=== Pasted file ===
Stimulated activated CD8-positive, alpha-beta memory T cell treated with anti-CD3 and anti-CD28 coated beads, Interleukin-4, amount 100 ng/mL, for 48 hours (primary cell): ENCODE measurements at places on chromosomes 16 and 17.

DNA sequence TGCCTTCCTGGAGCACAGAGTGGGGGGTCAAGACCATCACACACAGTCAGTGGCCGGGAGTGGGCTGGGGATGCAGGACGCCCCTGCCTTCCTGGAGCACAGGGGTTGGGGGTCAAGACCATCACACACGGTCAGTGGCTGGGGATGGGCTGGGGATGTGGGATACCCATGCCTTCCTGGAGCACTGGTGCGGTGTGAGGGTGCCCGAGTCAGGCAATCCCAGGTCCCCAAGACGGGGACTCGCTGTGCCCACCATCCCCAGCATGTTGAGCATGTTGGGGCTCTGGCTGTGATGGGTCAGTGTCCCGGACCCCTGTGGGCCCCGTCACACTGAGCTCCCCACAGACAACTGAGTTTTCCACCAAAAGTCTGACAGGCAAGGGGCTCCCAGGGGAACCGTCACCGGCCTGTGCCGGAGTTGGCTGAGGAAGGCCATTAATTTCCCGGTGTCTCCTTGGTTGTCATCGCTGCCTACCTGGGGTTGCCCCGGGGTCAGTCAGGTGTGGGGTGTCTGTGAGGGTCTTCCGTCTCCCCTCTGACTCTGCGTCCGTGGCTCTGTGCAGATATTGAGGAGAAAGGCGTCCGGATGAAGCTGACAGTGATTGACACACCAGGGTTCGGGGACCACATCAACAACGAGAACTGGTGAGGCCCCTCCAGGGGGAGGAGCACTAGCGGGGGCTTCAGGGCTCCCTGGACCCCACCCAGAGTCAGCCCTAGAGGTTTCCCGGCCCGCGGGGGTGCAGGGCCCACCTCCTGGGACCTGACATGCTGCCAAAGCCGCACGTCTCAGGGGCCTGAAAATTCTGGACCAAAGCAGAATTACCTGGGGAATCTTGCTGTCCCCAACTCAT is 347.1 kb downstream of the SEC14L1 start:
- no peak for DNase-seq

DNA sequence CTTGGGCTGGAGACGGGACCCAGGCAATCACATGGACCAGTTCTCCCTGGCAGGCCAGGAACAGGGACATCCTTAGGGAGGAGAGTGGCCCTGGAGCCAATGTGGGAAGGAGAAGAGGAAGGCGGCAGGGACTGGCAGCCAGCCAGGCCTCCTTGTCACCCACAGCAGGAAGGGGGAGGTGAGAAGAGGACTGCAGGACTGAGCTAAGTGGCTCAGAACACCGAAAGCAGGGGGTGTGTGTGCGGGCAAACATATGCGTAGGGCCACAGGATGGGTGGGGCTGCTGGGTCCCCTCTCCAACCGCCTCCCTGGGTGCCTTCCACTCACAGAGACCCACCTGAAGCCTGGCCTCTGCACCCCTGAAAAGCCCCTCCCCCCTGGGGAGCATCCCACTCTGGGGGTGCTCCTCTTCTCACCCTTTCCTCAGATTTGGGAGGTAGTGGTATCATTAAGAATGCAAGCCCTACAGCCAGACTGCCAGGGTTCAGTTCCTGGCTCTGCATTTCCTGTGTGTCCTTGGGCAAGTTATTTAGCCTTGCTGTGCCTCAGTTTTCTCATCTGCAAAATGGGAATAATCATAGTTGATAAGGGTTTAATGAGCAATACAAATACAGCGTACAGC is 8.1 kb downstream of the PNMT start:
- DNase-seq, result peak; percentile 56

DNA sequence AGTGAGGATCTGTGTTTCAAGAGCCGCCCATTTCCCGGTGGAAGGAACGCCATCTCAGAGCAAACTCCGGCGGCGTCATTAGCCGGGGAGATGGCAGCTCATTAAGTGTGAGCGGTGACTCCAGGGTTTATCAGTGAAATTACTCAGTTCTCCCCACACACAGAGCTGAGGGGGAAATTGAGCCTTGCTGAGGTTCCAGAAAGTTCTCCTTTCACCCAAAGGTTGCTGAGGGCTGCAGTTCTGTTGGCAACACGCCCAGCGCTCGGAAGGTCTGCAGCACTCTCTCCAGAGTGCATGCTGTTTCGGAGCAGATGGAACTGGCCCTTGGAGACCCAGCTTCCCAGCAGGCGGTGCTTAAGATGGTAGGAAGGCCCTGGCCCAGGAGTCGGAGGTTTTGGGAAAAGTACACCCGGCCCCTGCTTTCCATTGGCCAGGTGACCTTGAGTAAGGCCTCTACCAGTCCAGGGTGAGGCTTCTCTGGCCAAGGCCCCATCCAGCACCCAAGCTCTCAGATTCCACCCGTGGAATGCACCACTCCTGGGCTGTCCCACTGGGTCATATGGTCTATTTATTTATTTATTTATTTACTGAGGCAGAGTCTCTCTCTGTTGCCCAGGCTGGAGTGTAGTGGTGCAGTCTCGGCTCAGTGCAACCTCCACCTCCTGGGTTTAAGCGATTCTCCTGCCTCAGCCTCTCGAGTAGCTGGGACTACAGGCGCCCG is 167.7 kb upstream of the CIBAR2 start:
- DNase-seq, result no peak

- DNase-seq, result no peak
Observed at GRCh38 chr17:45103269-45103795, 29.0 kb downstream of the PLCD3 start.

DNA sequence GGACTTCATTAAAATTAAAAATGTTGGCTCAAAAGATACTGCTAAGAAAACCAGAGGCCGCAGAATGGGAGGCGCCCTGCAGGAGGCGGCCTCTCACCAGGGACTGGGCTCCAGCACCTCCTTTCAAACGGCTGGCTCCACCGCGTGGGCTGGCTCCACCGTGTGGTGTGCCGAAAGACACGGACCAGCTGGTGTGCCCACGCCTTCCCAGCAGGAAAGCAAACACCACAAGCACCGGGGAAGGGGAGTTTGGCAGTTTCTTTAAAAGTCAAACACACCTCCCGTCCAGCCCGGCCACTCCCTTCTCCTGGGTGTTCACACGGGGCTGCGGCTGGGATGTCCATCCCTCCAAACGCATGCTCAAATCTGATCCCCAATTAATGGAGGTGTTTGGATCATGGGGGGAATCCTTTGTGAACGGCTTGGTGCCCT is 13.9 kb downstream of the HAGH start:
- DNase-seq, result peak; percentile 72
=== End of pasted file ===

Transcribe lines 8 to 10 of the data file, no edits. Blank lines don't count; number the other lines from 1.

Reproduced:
- DNase-seq, result no peak
Observed at GRCh38 chr17:45103269-45103795, 29.0 kb downstream of the PLCD3 start.

DNA sequence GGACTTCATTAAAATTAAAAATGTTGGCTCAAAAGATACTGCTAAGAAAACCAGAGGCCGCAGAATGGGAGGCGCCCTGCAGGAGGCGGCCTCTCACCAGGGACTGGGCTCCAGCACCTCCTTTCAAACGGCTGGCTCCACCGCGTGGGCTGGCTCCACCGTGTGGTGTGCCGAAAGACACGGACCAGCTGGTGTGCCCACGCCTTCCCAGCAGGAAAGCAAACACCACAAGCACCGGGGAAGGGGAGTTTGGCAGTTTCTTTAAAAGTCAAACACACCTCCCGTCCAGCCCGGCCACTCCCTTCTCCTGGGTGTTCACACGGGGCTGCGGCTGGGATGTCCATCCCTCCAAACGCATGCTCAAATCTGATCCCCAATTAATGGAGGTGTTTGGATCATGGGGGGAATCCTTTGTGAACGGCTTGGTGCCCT is 13.9 kb downstream of the HAGH start: